Received Federal Grants Estimated 40% 37.7%
Average $ per Recipient $13,371 $10,927

* Institutional aid represents grant and scholarship funds directly awarded by a postsecondary institution.

* Financial aid data represents 4-year public and private nonprofit schools only.

College Tuition Costs Vs Salary Potential

Helping You Maximize Your Education Earnings

California Colleges Stanford Pepperdine University Irvine University Santa Barbara California Technology UCLA University CA-Davis University Berkeley
Tuition & Fees In-State $51,134 $53,932 $15,500 $14,472 $52,362 $13,280 $14,463 $14,240
Tuition & Fees Out-State N/A N/A $43,359 $42,486 N/A $41,294 $43,458 $43,232
Books & Supplies $1,500 $1,500 $2,000 $1,500 $1,750 $2,000 $1,500 $1,750
Room & Board Campus $15,763 $15,320 $14,829 $15,673 $15,525 $15,991 $15,765 $17,750
Room & Board Off-Campus $25,000 $17,500 $17,500 $18,500 $20,525 $20,000 $17,500 $19,750
Graduation Rate 75% 77% 70% 70% 79% 75% 59% 76%
Grads Median Salary $70,700 $52,500 $54,200 $53,800 $81,000 $56,600 $55,000 $64,300

Best Scholarships for California

California students receive substantial grant assistance from the state of California. Residents must take advantage of every scholarship opportunity. Students must start early and research scholarships that may become available to them.

  • HAA
  • LGBM
  • ESA


Horatio Alger California Scholarship

Amount: Up to $7,000 (92 Awards)
Deadline: October 25
The annual program has ninety-two (92) awards up to $7,000 total per recipient. Eligible applicants must be California residents, US citizens, and enrolled full-time as a high school senior. Students can use awards at two or four-year schools. Applicants must write and submit a themed essay and demonstrate financial need. The overall theme of the program is to recognize and support students that have overcome barriers.


L. Gordon Bittle Memorial Scholarship for Student CTA

Amount: $5,000 (Split between 1-3 students)
Deadline: February 1
The program awards up to three scholarships in the total of $5,000 to student CTA recipients. The application deadline is Friday, February 1, 2019. The award criteria use demonstrated need and outstanding academic performance. The top-rated recipients get the Pacific Asian American scholarship established in honor of Philip Vera Cruz.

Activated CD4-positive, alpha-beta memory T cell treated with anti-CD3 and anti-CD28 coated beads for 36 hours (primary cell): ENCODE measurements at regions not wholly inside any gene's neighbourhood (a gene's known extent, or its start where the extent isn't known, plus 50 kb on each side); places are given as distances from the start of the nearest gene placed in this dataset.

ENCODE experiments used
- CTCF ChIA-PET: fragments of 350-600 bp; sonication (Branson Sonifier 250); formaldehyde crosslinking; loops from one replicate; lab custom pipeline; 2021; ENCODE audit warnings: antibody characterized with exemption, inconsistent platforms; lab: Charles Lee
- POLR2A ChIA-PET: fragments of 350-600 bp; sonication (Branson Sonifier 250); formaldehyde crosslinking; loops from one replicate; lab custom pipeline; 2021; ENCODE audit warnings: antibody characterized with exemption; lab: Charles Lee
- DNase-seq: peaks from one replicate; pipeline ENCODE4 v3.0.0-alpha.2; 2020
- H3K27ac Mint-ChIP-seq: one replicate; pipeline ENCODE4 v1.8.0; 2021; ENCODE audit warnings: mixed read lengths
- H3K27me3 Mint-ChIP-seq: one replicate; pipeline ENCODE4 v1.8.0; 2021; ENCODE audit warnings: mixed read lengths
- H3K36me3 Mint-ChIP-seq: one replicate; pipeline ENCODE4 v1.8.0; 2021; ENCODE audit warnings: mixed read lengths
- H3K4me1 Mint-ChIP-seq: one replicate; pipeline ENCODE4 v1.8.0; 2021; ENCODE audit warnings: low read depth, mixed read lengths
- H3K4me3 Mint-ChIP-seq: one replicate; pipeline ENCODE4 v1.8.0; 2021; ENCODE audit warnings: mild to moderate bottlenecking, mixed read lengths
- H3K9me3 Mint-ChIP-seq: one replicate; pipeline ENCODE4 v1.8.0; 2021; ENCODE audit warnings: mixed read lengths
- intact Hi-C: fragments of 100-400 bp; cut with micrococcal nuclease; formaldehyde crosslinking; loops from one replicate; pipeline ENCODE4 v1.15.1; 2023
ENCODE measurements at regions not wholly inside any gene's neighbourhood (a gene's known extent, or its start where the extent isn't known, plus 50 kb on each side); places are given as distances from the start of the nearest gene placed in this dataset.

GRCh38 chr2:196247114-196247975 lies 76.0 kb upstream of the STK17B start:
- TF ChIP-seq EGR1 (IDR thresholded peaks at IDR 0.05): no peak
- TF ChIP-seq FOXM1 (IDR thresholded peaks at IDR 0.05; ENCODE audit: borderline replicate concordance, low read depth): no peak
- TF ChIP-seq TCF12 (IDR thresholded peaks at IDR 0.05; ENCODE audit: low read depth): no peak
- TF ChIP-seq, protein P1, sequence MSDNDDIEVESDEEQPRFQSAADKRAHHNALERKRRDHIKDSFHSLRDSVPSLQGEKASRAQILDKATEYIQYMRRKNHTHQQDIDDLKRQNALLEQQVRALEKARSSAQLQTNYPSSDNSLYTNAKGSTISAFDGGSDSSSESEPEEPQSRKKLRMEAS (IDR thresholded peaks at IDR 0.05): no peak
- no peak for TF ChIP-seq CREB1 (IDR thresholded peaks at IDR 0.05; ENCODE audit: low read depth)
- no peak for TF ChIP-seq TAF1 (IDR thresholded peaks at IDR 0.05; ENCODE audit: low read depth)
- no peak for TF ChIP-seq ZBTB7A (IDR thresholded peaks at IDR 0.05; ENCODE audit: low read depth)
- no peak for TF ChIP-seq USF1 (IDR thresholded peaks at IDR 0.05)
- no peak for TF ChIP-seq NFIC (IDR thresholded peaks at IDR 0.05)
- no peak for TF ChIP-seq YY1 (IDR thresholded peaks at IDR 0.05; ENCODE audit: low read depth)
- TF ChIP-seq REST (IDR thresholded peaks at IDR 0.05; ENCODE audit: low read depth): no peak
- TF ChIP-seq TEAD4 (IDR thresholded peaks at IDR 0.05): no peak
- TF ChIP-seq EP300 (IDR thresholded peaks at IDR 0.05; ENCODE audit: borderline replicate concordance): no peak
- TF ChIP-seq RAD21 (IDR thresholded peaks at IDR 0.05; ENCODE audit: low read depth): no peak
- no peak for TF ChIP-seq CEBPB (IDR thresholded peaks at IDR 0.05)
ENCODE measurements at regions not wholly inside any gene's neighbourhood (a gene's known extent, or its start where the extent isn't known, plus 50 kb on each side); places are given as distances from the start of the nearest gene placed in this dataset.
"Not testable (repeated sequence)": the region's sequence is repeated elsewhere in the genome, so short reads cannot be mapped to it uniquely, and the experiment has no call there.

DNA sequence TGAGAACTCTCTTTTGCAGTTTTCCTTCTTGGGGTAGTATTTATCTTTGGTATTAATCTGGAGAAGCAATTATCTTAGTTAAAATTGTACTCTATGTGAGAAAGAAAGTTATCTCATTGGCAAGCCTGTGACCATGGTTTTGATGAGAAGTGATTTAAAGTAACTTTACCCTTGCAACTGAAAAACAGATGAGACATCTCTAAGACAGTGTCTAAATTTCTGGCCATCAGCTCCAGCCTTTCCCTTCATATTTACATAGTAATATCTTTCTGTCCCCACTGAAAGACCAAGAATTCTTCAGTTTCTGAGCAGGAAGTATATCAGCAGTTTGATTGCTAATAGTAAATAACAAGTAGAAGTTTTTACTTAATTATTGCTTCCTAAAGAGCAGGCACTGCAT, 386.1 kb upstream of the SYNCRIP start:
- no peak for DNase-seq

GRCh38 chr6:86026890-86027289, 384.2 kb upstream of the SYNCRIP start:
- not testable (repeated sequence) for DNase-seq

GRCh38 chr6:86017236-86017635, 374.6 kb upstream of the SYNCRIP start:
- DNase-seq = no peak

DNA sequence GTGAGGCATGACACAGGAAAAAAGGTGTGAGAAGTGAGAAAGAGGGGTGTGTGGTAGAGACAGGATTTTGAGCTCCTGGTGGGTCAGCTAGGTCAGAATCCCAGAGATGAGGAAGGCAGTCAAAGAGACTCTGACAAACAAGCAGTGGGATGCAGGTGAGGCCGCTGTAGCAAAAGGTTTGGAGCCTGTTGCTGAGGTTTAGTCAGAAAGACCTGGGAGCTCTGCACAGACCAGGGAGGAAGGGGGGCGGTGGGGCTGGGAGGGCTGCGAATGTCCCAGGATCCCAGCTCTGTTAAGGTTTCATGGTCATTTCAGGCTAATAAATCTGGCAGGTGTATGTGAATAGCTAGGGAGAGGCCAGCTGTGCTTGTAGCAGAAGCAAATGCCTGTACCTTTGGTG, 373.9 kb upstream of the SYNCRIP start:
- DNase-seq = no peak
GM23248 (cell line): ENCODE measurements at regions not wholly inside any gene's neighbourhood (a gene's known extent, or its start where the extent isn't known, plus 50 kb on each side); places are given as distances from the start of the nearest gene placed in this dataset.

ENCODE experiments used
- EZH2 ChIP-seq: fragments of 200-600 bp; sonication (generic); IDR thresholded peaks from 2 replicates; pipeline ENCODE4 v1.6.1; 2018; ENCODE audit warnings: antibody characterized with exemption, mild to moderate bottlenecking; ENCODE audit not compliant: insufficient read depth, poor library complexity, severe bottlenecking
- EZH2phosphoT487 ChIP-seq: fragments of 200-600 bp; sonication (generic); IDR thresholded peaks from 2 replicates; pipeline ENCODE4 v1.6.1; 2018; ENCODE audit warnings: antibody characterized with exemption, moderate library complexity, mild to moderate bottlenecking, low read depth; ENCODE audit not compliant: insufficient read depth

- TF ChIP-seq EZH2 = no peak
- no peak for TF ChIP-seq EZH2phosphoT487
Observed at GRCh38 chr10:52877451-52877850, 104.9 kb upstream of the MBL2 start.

CCNMA Scholarships

Amount: Varies
Deadline: April 2
The Latino journalists of California offer the Joel Garcia Memorial Scholarship along with a series of scholarships to promote diversity in the news industry. The awards support students pursuing careers in journalism. The organization seeks to develop educational programs for Latino journalists and to promote better portrayals of Latinos in the news and media.



ESA Youth Scholarship Program

Amount: $3,500 and $7,500
The Electronic Security Association offers scholarships to support the children of first responders. Eligible applicants must be graduating high school seniors; must have a parent or guardian that is an active police officer, firefighter, paramedic, EMT in California duty; and reside in participating states. California is a participating state and students in California can apply to the California ESA.


The Harold Johnson Law Enforcement Scholarship

Amount: $5,000
Deadline: February 20
The program awards up to seven single issue scholarships. Students must be in good standing with a GPA of 2.5 out of 4.0 or higher. Students must graduate from a school in the Greater San Francisco Area. Eligible students must intend to enter a career in criminal justice, law enforcement, or corrections in a two-year or four-year school. Previous applicants can reapply.